With the state of US-Mexican relations in a curious place at present, with Donald Trump’s border wall still a possibility, Clarity has the potential to tap into some really significant racial and border protection politics. How valuable are people of colour to white people? Certainly this film could pose questions around Mexican people being viewed like cattle – producing cheap labour, as well as children and bodily organs for wealthy, white Americans. Except this film is really badly executed, and it’s a struggle to be convinced by the basic premise, let alone the larger socio-political themes.
When 20-year-old Maggie (Dana Melanie) collapses at a surprise celebration dinner, her family discover that she has a rare genetic kidney disorder. In order to survive, she requires a transplant from someone with an exact genetic match. With three brothers and her mother hovering around her hospital bed, this should be a pretty straightforward exercise. Except it’s not. Maggie was adopted as a toddler, stolen from her birth mother and smuggled across the Mexican border. She was then sold to her wealthy American adoptive mother Sharon (Dina Meyer). If Maggie has any hope of survival, her birth mother Carmen (Nadine Velazquez) must be found, and she and her husband Omar (Maurice Compte) convinced to give up a kidney to save her.
Written and directed by Peyv Raz, Clarity is only just watchable. It seems to have been intended as a thriller, however the film is incredibly tedious. The screenplay is very poor, with dialogue laughable in many places – Days of our Lives is more eloquent and convincing – and plot twists which barely make sense. Acting is equally questionable; Dana Melanie as the bed-ridden Maggie is preposterously enthusiastic despite her imminent death, delivering her lines with a gusto not generally seen in the critically ill. The melodramatic delivery is not limited to Melanie, with Nadine Velazquez, Maurice Compte and Dina Meyer in their respective roles turning on some soap opera style performances. The audience could be mistaken in thinking this film is actually a spoof of a genuine thriller.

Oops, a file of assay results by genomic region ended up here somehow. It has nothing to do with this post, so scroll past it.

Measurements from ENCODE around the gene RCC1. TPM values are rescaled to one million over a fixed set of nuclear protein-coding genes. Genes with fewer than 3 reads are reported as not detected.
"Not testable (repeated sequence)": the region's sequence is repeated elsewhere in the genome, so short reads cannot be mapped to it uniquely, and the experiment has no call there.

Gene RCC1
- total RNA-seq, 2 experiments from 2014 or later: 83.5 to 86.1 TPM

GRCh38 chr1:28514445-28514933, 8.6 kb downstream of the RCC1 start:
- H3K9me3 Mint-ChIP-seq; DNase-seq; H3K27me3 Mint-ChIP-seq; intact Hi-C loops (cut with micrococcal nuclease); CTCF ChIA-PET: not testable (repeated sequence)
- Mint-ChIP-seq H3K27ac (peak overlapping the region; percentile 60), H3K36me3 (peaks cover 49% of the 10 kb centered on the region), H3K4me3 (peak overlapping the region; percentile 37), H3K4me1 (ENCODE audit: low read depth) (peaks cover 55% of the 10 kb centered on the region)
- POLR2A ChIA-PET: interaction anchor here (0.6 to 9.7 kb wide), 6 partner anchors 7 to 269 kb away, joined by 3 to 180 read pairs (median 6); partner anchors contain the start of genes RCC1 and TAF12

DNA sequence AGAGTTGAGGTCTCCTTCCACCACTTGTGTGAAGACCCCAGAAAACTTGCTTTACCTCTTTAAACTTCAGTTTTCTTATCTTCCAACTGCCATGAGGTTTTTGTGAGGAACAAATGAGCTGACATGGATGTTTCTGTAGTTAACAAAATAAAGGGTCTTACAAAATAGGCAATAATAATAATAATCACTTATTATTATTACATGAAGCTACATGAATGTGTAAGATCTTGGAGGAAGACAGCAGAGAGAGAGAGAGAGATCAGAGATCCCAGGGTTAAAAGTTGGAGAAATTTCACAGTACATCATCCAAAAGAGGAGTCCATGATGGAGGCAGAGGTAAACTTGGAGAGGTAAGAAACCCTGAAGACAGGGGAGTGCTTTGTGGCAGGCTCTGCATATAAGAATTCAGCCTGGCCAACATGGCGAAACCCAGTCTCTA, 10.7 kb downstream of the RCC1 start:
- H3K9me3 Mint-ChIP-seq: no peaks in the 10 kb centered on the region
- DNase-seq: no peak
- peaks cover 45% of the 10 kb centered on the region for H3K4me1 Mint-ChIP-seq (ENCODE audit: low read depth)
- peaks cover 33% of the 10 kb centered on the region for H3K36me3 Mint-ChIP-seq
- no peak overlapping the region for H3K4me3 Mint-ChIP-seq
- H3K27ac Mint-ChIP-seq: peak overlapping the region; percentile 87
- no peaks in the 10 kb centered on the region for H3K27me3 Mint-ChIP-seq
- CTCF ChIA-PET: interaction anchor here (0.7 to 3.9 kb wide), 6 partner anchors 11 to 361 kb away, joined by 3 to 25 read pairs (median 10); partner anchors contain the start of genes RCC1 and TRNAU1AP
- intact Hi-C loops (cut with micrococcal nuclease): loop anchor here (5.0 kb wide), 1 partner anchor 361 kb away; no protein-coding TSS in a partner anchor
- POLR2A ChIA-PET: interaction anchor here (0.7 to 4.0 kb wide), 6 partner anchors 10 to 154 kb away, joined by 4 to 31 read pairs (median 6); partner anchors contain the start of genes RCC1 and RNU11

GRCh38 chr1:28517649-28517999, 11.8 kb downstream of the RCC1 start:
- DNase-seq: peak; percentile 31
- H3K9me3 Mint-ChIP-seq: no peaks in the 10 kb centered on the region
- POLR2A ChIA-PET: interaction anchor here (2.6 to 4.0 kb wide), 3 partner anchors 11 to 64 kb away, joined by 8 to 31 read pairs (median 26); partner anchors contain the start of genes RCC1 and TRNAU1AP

It’s hard to say what Peyv Raz is trying to achieve with Clarity. The pace of the film leaves the audience wanting. The basic plot is evident from around the fifteen minute mark, so it’s a very slow build up to the climactic ‘will she/won’t she’ of Carmen’s organ donorship to Maggie. Raz attempts an epic culmination at the end, but this ultimately feels contrived and more than a little cheap. It would be wonderful to be able to support independent cinema and newcomers to the industry, but this is really a disappointing film.
Clarity is available on DVD/VOD from 22nd August through Vision Films.